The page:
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Saturn at 3910mm (2017Jun12)

Saturn through 14" at 3910mm (2017Jun12) Saturn through 14" at 3910mm (2017Jun12) ©2017 Frederick Steiling
Target Information
Main Target Designation(s) Saturn
Additional Images
Published image Full resolution
All Exposures
Date(s) of acquisition 12Jun2017 at 07:13UT
Location Defiance, MO
Capture resolution 320x240
Luminance Exposures
Total capture 35247 x 11.36ms at 55% gain
Stack source 20% of 400" video at 87 fps (avg)
Red Exposures
Total capture 6004 x 29.97ms at 55% gain
Stack source 15% of 180" video at 33 fps (avg)
Green Exposures
Total capture 3995 x 45.07ms at 55% gain
Stack source 15% of 180" video at 22 fps (avg)
Blue Exposures
Total capture 4084 x 44.07ms at 55% gain
Stack source 15% of 180" video at 22 fps (avg)
Equipment
Imager ZWO ASI120MM
Filters ZWO 1.25" LRGB
Telescope/Lens Celestron C14 XLT SCT
Focal Length 3910mm (f/11)
Mount Celestron CGE Pro
Focuser GSO Crayford (manual)
Software
Acquisition FireCapture 2.4
Guiding None
Processing AutoStakkert 3, Registax 6, WinJUPOS 10, PixInsight 1.8

In my first proper full-color photo of it, here we get a view of the iconic gas giant, Saturn!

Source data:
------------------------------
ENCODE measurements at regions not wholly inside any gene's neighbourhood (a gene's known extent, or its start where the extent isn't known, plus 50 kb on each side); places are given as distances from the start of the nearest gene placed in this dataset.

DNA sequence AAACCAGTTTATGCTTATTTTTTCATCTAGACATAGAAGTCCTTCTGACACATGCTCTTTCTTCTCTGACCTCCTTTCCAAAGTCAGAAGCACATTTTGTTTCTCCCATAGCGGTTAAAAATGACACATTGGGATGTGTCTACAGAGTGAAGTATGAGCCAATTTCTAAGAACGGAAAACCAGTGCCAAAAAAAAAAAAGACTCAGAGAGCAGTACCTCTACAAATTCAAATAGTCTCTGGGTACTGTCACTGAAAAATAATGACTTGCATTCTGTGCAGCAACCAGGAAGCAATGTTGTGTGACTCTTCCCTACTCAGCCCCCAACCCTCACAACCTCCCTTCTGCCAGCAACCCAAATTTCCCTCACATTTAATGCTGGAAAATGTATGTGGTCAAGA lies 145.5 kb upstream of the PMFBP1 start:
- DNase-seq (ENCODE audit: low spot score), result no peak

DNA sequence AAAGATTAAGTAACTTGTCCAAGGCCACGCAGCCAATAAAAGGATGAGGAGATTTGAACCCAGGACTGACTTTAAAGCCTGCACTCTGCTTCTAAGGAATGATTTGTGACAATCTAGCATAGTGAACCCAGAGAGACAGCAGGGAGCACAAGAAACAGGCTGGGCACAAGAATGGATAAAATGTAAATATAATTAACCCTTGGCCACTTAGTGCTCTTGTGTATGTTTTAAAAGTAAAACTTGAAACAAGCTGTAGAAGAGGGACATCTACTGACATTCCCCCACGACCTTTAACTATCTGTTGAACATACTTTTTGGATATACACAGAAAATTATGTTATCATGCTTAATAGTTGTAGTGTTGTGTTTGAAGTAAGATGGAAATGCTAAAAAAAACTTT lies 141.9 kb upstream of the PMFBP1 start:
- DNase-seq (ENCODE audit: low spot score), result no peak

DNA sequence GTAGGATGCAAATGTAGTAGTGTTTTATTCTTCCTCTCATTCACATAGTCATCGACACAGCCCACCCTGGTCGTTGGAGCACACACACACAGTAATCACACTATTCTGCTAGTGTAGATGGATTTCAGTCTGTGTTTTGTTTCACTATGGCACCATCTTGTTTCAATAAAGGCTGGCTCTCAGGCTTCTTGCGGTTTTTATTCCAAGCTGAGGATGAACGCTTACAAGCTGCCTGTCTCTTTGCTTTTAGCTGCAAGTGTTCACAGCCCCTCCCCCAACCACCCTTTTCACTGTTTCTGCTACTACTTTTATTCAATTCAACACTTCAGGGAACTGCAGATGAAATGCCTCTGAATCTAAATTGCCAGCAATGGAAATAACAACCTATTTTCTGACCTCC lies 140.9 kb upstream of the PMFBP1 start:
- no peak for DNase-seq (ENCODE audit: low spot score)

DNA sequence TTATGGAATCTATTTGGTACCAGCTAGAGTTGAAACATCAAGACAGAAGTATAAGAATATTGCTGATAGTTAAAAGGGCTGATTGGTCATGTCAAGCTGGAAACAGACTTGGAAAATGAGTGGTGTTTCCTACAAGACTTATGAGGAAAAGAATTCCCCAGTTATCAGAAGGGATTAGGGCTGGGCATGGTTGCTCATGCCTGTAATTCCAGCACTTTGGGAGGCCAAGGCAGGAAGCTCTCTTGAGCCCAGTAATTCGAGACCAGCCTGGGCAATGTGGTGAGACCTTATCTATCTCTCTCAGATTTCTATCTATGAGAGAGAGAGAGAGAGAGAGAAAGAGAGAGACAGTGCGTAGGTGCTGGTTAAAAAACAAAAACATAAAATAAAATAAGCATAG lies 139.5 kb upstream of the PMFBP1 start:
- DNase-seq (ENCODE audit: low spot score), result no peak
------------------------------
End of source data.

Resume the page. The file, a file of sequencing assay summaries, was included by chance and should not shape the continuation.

This is my inaugural Saturn photo from the club's C14 scope, and I'm very encouraged by the quality of images I'm starting to get from it.  After a quick look at the splendid Cassini Division (the large gap in the rings, originally discovered by Giovanni Domenico Cassini in 1675), we can see some more delicate features courtesy of the giant aperture of this scope.  First, some separation in the cloud bands has become evident throughout the northern hemisphere of the planet, a feature we're quite used to seeing on images of Jupiter, but a more fleeting feature with Saturn because of the lower contrast difference between them.  These faint clouds have little else that is unremarkable about them, boasting wind speeds up to 1800 km/h (1120 mph)!

An even fainter feature is evident on this photo as well, and may be considered the "prize" of this capture.  On the northern pole of Saturn sits a very curious hexagonal cloud, and in this image, we can barely glean 3 edges of it.  The cloud represents one of the most fascinating features of any planet, the source of which remains a subject of much speculation today.  Through the fairly poor atmospheric conditions of St. Louis, I was really surprised to have been able to get it to present itself, but doing so leaves me even more encouraged with the splendid captures that await from this scope as I further learn how to tame its nuances and get the most from it.

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